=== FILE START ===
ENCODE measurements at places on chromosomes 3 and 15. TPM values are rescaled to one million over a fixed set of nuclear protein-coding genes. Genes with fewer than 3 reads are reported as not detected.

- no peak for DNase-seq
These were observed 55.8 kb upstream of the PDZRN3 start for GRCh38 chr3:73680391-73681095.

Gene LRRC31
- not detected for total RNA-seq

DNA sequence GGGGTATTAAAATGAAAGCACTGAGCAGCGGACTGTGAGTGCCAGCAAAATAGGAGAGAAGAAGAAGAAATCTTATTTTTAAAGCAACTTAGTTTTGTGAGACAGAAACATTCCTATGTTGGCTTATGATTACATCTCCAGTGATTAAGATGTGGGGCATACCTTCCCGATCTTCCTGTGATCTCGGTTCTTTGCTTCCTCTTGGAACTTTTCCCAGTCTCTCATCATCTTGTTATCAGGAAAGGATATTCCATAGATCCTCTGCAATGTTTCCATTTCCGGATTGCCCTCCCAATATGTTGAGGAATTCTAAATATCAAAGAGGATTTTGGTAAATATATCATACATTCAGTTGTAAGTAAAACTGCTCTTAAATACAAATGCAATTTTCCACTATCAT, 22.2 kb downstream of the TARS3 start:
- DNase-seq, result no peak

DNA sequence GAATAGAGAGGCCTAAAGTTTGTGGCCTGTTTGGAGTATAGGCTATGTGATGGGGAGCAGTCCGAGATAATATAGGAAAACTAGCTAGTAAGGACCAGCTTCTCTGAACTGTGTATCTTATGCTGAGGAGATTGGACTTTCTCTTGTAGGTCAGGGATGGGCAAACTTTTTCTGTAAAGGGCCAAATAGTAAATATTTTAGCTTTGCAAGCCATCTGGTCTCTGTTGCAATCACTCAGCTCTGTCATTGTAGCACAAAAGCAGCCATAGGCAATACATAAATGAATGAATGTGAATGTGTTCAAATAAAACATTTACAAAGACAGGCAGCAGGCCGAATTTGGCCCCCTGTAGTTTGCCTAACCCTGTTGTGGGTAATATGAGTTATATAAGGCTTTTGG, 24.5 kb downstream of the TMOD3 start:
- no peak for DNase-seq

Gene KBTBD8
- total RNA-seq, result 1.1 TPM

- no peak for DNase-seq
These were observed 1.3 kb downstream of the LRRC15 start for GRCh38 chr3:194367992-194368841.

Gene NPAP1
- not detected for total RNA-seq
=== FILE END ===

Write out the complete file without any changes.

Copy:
ENCODE measurements at places on chromosomes 3 and 15. TPM values are rescaled to one million over a fixed set of nuclear protein-coding genes. Genes with fewer than 3 reads are reported as not detected.

- no peak for DNase-seq
These were observed 55.8 kb upstream of the PDZRN3 start for GRCh38 chr3:73680391-73681095.

Gene LRRC31
- not detected for total RNA-seq

DNA sequence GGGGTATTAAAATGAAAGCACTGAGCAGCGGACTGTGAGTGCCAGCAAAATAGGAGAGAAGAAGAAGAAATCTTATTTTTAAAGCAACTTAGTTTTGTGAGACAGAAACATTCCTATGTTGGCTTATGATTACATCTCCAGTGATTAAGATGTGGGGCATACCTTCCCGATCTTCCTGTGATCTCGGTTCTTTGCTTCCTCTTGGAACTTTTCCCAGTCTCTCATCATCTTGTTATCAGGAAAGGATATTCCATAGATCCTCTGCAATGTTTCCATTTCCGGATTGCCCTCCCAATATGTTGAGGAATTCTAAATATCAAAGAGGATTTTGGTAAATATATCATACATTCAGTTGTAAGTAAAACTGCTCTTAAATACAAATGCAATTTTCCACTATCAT, 22.2 kb downstream of the TARS3 start:
- DNase-seq, result no peak

DNA sequence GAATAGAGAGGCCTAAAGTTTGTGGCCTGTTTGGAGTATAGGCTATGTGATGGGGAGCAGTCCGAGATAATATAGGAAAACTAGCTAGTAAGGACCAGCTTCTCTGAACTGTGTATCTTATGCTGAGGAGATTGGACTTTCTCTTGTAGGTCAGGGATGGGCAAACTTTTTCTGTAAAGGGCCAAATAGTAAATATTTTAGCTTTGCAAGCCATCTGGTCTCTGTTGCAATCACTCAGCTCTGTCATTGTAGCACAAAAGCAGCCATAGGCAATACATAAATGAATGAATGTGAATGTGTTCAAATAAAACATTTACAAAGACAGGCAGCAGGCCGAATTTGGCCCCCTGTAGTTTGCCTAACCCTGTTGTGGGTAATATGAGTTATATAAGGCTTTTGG, 24.5 kb downstream of the TMOD3 start:
- no peak for DNase-seq

Gene KBTBD8
- total RNA-seq, result 1.1 TPM

- no peak for DNase-seq
These were observed 1.3 kb downstream of the LRRC15 start for GRCh38 chr3:194367992-194368841.

Gene NPAP1
- not detected for total RNA-seq